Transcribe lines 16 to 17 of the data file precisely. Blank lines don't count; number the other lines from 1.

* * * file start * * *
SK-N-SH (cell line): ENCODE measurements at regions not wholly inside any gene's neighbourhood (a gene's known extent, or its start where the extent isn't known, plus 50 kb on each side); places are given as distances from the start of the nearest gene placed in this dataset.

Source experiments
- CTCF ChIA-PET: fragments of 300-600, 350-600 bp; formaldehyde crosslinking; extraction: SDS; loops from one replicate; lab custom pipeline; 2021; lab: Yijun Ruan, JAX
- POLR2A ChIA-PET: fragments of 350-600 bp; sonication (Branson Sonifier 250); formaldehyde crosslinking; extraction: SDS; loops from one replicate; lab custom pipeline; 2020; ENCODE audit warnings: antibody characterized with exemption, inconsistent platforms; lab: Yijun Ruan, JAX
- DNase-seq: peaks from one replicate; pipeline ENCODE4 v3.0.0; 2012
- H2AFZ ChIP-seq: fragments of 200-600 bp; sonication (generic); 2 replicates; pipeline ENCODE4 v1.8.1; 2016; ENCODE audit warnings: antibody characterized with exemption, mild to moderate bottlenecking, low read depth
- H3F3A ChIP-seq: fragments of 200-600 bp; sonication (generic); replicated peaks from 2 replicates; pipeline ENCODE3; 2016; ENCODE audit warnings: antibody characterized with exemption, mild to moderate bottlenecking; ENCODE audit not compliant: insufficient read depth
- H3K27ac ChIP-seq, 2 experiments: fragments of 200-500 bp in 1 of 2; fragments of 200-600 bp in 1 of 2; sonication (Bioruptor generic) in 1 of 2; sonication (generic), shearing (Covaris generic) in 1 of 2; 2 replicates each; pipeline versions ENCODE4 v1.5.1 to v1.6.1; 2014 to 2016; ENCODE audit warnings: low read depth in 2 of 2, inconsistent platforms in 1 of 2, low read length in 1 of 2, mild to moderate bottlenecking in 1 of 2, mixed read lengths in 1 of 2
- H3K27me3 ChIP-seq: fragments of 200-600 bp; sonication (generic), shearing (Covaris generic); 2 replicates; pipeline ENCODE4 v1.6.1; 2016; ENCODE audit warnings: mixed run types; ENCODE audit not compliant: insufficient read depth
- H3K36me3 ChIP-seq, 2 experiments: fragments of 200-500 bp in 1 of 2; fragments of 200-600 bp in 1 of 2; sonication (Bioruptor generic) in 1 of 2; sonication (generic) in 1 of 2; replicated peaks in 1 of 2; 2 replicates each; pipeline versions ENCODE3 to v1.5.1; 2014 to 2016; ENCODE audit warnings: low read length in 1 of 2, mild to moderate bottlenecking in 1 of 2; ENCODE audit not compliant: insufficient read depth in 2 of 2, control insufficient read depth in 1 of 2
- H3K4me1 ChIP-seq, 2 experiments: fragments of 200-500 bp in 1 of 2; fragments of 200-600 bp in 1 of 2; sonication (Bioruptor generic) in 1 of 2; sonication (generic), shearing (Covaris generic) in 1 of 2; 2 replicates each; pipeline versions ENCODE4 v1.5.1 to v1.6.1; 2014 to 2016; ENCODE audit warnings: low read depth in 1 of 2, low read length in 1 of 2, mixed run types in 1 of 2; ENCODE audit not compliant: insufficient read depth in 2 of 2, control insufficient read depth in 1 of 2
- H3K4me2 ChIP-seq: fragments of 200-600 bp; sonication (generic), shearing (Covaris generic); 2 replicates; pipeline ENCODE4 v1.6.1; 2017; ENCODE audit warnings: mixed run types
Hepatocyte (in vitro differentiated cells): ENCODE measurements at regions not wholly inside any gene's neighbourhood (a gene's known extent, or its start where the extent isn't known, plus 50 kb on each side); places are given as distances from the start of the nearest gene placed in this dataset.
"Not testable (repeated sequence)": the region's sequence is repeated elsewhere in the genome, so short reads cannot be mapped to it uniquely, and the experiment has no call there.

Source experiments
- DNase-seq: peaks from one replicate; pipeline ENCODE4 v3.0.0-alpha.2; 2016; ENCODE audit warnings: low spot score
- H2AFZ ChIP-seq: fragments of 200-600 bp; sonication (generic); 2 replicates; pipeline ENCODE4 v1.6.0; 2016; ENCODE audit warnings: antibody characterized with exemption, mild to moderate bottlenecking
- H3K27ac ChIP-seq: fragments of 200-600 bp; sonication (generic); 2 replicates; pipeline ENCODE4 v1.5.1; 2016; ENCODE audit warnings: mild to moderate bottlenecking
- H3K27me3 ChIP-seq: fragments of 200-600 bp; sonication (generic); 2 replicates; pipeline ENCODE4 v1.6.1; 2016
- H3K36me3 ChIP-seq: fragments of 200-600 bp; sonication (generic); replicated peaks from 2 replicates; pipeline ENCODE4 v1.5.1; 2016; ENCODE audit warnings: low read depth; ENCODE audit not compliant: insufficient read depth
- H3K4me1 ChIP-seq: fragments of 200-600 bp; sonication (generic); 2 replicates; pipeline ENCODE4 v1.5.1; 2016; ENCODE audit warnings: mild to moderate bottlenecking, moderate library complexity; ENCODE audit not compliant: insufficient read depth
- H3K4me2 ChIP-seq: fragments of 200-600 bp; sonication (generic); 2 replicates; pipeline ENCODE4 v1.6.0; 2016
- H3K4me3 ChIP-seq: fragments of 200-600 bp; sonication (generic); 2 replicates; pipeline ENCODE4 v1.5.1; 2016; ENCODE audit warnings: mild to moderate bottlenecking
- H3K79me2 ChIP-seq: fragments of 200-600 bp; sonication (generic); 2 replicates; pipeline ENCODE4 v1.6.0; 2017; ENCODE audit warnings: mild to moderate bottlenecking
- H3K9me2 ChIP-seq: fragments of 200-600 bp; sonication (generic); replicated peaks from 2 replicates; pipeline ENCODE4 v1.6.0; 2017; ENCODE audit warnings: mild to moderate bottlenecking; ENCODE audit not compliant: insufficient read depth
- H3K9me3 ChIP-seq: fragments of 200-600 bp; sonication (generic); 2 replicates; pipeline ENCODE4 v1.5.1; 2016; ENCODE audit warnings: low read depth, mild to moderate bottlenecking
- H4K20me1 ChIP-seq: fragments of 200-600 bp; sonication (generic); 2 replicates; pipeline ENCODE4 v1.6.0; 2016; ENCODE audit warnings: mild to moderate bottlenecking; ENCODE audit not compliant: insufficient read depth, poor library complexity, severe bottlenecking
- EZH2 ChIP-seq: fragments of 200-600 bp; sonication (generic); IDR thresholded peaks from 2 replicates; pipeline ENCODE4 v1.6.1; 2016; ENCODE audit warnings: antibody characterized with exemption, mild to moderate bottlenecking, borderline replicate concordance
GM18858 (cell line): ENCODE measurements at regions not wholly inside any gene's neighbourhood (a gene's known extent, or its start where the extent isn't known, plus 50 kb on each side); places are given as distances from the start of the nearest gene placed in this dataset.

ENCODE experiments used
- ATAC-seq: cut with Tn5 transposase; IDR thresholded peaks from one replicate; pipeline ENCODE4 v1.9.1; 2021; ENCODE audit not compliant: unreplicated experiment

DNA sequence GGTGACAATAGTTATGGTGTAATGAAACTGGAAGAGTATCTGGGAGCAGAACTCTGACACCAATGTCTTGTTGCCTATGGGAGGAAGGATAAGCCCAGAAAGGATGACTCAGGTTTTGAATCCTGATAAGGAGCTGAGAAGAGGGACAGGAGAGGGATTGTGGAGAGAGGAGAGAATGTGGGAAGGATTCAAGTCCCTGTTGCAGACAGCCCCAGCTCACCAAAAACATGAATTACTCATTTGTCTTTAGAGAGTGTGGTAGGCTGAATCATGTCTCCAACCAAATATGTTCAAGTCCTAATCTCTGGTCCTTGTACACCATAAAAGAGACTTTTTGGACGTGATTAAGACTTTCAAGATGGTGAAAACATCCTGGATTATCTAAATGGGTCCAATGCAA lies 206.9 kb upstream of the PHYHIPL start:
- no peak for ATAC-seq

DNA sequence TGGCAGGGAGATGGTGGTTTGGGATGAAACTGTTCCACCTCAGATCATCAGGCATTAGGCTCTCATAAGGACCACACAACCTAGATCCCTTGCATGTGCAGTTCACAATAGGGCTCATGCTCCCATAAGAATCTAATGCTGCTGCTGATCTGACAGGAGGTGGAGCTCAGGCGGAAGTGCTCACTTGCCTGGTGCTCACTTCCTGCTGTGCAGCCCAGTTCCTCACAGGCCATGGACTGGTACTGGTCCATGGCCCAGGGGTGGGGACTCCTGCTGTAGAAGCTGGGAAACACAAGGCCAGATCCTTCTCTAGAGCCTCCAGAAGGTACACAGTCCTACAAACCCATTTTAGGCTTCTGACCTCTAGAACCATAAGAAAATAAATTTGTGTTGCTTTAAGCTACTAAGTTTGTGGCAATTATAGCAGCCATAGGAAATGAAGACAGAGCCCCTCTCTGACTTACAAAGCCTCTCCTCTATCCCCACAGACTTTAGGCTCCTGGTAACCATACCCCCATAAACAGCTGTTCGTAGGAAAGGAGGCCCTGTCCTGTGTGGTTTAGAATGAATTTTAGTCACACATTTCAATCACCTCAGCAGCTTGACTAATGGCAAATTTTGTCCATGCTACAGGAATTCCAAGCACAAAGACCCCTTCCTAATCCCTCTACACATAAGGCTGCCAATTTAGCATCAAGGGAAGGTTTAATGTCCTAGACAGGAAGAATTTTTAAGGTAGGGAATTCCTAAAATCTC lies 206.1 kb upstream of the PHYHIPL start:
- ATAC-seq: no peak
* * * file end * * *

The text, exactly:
- DNase-seq: peaks from one replicate; pipeline ENCODE4 v3.0.0-alpha.2; 2016; ENCODE audit warnings: low spot score
- H2AFZ ChIP-seq: fragments of 200-600 bp; sonication (generic); 2 replicates; pipeline ENCODE4 v1.6.0; 2016; ENCODE audit warnings: antibody characterized with exemption, mild to moderate bottlenecking